Was Jesus promoting fraud?
On first reading that seems to be the case in the parable of the Dishonest Manager, Luke 16:1-9.
Jesus seems to be condoning the actions of a manager who uses the master’s resources to ensure that he’ll have friends after he is no longer in the master’s employ; people who will come up to him in a later chapter of life, ever so thankful for what he did for them earlier…. even if it was with someone else’s resources.
Fraud – with a heavenly sanction?
Well, not quite.
Here’s the real read – there’s a manager, who uses someone else’s resources.  With those resources he blessed others.  And those who are blessed are eternally grateful.  And, when they happen to meet the manager later, they’ll say so.
Those are the parts of the parable that need to be followed through.
Quick translation – we are the managers, charged with caring for God’s resources in this life.  The secular way to consider these resources is “this is my stuff.”  With heavenly eyes we realize that everything we’ve got is really only a gift entrusted to us to manage.  And, unlike the master in the parable, our Master in Heaven is DELIGHTED when we use his holy resources to better the lot of people who struggle and suffer in this life, rather than hoard it.  And finally, just imagine the scene in heaven when we’ll meet people who have been blessed by God’s stuff that we’ve freely given away…..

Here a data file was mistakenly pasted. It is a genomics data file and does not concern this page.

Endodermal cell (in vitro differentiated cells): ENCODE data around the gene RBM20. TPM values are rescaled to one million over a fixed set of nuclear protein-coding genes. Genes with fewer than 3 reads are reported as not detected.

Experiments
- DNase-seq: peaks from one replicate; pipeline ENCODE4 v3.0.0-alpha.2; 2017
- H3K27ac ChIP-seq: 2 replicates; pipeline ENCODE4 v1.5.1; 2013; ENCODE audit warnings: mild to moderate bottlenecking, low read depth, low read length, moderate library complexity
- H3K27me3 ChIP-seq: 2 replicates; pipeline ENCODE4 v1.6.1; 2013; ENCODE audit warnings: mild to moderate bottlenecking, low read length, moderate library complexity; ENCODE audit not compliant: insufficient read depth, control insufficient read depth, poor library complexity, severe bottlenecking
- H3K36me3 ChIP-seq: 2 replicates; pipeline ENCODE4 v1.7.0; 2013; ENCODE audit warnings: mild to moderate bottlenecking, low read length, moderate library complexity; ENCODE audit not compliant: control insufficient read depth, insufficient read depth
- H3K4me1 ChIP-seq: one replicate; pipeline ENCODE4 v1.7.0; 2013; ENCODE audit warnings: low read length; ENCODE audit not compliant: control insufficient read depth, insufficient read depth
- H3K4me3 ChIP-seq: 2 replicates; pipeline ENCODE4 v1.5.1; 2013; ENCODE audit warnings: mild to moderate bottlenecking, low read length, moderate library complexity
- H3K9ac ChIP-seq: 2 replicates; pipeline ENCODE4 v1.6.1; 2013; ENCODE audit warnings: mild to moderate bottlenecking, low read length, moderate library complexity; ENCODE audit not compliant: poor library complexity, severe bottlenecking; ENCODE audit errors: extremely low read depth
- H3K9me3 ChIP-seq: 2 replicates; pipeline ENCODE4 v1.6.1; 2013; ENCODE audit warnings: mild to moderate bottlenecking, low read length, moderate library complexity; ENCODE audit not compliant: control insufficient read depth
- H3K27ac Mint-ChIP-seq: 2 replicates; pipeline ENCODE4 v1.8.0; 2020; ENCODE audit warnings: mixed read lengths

…, say, people struggling in Haiti right now.  Or some of those from among the masses still trying to recover from previous disasters in South Asia, people with whom Hans & Henni have been working through CRWRC.  Imagine the gleam in their heavenly eye, and perhaps a tear welling up in ours, as they say, “because of you I was able to have safe drinking water…. because you gave my child got food to eat….. because you gave, my mother got her life-saving med’s.”  And you could share a heavenly hug.
Calvin CRC will hold a special offering for CRWRC’s Haiti work on Jan 31.  Plan to be a wise manager. (
Some of you are supporters of Lifewater Canada ( – they’ve been in Haiti for about 20 years providing safe drinking water.  My brother is there right now, providing strategic support as they reposition to better serve in light of the recent disaster.